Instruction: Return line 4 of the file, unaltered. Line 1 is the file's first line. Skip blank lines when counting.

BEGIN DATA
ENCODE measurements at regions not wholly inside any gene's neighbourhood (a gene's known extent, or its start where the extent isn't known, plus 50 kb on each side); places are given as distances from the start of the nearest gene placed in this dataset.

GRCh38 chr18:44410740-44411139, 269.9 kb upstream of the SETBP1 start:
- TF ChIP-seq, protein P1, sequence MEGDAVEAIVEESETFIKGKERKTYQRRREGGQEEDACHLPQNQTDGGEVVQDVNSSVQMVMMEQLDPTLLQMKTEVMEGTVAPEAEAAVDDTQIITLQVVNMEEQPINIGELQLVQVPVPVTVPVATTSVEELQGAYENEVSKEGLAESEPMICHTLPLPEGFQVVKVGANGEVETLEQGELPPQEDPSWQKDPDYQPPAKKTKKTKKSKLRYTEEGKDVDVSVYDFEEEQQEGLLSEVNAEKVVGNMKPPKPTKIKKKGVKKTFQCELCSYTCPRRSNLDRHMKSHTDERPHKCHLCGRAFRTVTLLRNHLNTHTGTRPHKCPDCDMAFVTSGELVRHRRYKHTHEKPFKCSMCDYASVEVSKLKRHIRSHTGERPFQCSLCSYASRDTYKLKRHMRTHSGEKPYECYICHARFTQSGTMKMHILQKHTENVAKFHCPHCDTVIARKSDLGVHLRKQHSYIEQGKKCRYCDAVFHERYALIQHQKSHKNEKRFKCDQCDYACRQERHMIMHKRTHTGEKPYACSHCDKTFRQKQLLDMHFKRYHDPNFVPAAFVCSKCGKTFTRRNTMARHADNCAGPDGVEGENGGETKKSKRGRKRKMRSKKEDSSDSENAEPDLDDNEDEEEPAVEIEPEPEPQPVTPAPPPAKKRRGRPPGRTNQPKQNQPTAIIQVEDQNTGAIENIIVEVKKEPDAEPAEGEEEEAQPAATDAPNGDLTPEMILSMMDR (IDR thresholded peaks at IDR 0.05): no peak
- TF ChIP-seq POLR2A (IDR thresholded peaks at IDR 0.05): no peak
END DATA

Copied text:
- TF ChIP-seq POLR2A (IDR thresholded peaks at IDR 0.05): no peak